Theoremorrabdioph 26027* Diophantine set builder for disjunctions. (Contributed by Stefan O'Rear, 10-Oct-2014.)
 |-  (
 ( { t  e.  ( NN0  ^m  (
 1 ... N ) )  |  ph }  e.  (Dioph `  N )  /\  { t  e.  ( NN0  ^m  ( 1 ... N ) )  |  ps }  e.  (Dioph `  N ) )  ->  { t  e.  ( NN0  ^m  (
 1 ... N ) )  |  ( ph  \/  ps ) }  e.  (Dioph `  N ) )
 
Theorem3anrabdioph 26028* Diophantine set builder for ternary conjunctions. (Contributed by Stefan O'Rear, 10-Oct-2014.)
 |-  (
 ( { t  e.  ( NN0  ^m  (
 1 ... N ) )  |  ph }  e.  (Dioph `  N )  /\  { t  e.  ( NN0  ^m  ( 1 ... N ) )  |  ps }  e.  (Dioph `  N )  /\  { t  e.  ( NN0  ^m  (
 1 ... N ) )  |  ch }  e.  (Dioph `  N ) ) 
 ->  { t  e.  ( NN0  ^m  ( 1 ...
 N ) )  |  ( ph  /\  ps  /\ 
 ch ) }  e.  (Dioph `  N ) )
 
Theorem3orrabdioph 26029* Diophantine set builder for ternary disjunctions. (Contributed by Stefan O'Rear, 10-Oct-2014.)
 |-  (
 ( { t  e.  ( NN0  ^m  (
 1 ... N ) )  |  ph }  e.  (Dioph `  N )  /\  { t  e.  ( NN0  ^m  ( 1 ... N ) )  |  ps }  e.  (Dioph `  N )  /\  { t  e.  ( NN0  ^m  (
 1 ... N ) )  |  ch }  e.  (Dioph `  N ) ) 
 ->  { t  e.  ( NN0  ^m  ( 1 ...
 N ) )  |  ( ph  \/  ps  \/  ch ) }  e.  (Dioph `  N ) )
 
16.15.15  Diophantine sets 4 miscellanea
 
Theorem2sbcrex 26030* Exchange an existential quantifier with two substitutions. (Contributed by Stefan O'Rear, 11-Oct-2014.)
 |-  A  e.  _V   &    |-  B  e.  _V   =>    |-  ( [. A  /  a ]. [. B  /  b ]. E. c  e.  C  ph  <->  E. c  e.  C  [. A  /  a ]. [. B  /  b ]. ph )
 
Theoremsbc2rexg 26031* Exchange a substitution with two existentials. (Contributed by Stefan O'Rear, 11-Oct-2014.)
 |-  ( A  e.  V  ->  (
 [. A  /  a ]. E. b  e.  B  E. c  e.  C  ph  <->  E. b  e.  B  E. c  e.  C  [. A  /  a ]. ph )
 )
 
Theoremsbc4rexg 26032* Exchange a substitution with 4 existentials. (Contributed by Stefan O'Rear, 11-Oct-2014.)
 |-  ( A  e.  V  ->  (
 [. A  /  a ]. E. b  e.  B  E. c  e.  C  E. d  e.  D  E. e  e.  E  ph  <->  E. b  e.  B  E. c  e.  C  E. d  e.  D  E. e  e.  E  [. A  /  a ]. ph ) )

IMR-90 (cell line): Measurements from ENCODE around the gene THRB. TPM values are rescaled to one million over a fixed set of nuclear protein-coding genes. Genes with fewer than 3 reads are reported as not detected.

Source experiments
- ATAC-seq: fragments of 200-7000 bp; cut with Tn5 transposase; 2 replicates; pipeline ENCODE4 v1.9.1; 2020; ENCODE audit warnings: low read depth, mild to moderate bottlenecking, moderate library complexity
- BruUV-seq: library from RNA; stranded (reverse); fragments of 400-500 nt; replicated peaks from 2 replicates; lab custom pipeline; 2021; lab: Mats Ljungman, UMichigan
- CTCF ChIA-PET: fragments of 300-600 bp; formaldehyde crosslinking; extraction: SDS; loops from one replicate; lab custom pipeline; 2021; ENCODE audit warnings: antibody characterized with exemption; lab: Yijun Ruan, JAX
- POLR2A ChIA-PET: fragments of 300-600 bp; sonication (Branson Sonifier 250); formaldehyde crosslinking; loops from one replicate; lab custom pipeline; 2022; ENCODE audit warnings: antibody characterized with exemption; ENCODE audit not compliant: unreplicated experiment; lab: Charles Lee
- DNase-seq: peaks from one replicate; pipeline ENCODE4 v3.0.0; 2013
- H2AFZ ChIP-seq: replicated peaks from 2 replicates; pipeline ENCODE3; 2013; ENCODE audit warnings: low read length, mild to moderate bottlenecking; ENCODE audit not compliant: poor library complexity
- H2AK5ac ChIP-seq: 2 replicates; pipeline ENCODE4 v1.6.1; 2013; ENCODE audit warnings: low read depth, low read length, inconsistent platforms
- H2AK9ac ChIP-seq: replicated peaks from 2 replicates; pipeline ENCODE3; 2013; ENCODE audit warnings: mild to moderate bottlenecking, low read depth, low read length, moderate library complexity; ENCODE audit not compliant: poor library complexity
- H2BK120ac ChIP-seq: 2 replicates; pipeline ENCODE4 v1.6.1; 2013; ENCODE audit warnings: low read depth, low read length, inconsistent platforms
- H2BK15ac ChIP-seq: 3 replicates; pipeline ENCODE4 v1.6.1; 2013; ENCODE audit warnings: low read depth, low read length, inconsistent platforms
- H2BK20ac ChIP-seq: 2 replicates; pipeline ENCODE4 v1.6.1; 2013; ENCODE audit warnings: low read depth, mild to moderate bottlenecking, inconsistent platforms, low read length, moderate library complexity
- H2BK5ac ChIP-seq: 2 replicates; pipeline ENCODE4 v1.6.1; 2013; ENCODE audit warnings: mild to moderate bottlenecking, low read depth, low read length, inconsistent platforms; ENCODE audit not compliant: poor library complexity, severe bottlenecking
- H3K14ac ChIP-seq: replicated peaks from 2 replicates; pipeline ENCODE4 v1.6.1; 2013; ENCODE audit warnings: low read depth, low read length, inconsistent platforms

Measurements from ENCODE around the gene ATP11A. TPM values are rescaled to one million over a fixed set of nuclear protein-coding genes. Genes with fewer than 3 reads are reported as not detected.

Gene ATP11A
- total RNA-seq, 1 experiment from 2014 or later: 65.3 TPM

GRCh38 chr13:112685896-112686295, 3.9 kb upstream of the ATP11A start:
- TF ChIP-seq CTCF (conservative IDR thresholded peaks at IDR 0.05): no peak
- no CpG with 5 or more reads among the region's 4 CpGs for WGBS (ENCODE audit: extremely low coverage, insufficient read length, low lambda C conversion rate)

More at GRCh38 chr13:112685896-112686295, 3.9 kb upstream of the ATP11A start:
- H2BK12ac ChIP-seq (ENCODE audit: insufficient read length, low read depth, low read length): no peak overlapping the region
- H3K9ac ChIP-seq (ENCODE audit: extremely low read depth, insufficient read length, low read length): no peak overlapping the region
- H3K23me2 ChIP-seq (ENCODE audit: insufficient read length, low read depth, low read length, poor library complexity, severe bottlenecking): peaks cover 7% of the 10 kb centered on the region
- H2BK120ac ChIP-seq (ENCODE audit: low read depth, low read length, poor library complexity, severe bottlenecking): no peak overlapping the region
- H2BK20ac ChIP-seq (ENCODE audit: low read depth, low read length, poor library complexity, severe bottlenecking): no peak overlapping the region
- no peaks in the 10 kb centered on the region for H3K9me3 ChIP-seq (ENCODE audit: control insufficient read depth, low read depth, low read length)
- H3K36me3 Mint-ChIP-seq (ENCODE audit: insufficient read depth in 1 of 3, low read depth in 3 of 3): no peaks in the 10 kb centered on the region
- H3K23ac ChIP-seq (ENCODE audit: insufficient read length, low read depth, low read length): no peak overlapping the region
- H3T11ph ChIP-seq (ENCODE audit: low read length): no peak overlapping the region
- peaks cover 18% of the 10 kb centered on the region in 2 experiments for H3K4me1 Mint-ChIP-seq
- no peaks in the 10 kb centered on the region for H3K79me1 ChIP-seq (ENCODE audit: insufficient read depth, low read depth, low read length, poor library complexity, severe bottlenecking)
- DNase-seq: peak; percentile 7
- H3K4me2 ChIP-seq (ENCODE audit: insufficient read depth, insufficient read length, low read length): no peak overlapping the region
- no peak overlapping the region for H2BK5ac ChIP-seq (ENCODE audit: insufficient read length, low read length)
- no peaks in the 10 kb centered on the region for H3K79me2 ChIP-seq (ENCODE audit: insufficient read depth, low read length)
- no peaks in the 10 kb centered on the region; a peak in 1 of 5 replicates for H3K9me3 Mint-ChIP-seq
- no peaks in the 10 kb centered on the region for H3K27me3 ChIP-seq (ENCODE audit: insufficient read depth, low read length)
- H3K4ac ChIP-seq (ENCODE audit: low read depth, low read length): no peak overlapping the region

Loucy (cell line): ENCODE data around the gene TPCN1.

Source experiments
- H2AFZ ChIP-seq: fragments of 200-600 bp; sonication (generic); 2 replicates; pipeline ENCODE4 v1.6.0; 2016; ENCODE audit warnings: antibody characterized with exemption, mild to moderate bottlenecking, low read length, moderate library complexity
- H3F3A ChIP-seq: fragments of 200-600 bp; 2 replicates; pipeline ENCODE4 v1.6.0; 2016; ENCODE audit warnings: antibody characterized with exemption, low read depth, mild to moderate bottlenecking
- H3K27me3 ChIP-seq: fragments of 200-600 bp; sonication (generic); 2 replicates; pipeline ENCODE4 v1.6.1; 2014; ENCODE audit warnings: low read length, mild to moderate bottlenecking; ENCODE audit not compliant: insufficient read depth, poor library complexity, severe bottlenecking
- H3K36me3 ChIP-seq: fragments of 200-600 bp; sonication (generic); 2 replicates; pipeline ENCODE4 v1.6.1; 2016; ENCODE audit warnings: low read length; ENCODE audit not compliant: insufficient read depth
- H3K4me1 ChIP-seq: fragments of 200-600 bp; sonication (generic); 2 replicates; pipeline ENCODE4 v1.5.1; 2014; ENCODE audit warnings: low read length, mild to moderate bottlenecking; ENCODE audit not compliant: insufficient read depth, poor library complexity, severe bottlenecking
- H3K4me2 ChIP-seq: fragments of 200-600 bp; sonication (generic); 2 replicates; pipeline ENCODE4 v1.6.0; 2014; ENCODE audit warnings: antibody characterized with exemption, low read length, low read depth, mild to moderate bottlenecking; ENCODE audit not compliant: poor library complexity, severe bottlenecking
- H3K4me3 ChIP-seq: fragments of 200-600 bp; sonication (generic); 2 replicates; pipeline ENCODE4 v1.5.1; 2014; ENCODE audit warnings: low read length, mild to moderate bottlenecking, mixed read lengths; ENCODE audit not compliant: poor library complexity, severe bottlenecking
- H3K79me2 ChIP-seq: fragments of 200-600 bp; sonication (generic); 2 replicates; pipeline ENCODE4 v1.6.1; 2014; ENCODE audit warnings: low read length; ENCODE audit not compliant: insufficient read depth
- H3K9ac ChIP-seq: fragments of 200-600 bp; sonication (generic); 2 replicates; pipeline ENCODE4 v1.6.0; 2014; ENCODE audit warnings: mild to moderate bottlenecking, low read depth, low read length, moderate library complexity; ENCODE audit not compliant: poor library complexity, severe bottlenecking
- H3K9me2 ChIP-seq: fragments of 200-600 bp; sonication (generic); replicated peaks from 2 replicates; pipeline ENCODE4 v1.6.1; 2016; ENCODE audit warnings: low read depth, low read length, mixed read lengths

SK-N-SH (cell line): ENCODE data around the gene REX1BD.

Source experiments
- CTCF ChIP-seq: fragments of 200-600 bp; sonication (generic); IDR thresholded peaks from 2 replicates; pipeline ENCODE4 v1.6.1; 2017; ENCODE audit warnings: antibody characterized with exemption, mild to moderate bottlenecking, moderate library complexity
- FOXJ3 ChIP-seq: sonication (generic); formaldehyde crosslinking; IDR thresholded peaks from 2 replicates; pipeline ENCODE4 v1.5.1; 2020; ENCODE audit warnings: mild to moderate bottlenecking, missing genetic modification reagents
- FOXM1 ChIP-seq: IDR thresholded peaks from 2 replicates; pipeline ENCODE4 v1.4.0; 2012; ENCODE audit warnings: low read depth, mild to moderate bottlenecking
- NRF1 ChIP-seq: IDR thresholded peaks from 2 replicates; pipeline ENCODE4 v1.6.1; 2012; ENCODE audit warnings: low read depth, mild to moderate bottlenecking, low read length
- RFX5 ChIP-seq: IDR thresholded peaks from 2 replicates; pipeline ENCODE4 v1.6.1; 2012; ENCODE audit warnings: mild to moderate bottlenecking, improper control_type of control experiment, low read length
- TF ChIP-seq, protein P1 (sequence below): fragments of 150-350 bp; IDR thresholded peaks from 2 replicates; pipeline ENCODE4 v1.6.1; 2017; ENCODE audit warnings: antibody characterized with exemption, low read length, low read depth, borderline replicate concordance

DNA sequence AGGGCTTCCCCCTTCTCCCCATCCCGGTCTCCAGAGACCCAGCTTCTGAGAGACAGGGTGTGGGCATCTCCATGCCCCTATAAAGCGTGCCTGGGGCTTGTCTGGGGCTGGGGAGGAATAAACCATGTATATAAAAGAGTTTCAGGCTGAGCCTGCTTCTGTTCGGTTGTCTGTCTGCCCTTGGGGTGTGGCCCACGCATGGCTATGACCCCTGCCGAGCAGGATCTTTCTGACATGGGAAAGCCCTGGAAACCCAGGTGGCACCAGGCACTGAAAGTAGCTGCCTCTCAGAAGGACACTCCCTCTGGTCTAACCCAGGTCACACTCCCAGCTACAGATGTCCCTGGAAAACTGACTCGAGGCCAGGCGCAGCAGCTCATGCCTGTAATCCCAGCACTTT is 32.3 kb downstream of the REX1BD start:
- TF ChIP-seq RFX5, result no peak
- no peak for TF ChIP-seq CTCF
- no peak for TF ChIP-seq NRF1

TheoremsbcbiiiOLD 26033 Fully inferenced rewriting under an explicit substitution. (Contributed by Stefan O'Rear, 11-Oct-2014.)
 |-  A  e.  _V   &    |-  ( ph  <->  ps )   =>    |-  ( [. A  /  a ]. ph  <->  [. A  /  a ]. ps )
 
Theoremsbcrot3 26034* Rotate a sequence of three explicit substitutions. (Contributed by Stefan O'Rear, 11-Oct-2014.) (Revised by Mario Carneiro, 11-Dec-2016.)
 |-  ( [. A  /  a ]. [. B  /  b ]. [. C  /  c ]. ph  <->  [. B  /  b ]. [. C  /  c ]. [. A  /  a ]. ph )
 
Theoremsbcrot5 26035* Rotate a sequence of five explicit substitutions. (Contributed by Stefan O'Rear, 11-Oct-2014.) (Revised by Mario Carneiro, 11-Dec-2016.)
 |-  ( [. A  /  a ]. [. B  /  b ]. [. C  /  c ]. [. D  /  d ]. [. E  /  e ]. ph  <->  [. B  /  b ]. [. C  /  c ]. [. D  /  d ]. [. E  /  e ]. [. A  /  a ]. ph )
 
Theoremsbccomieg 26036* Commute two explicit substitutions, using an implicit substitution to rewrite the exiting substitution. (Contributed by Stefan O'Rear, 11-Oct-2014.) (Revised by Mario Carneiro, 11-Dec-2016.)
 |-  (
 a  =  A  ->  B  =  C )   =>    |-  ( [. A  /  a ]. [. B  /  b ]. ph  <->  [. C  /  b ]. [. A  /  a ]. ph )
 
Theoremsbcrot3gOLD 26037* Rotate a sequence of three explicit substitutions, closed theorem. (Contributed by Stefan O'Rear, 11-Oct-2014.)
 |-  (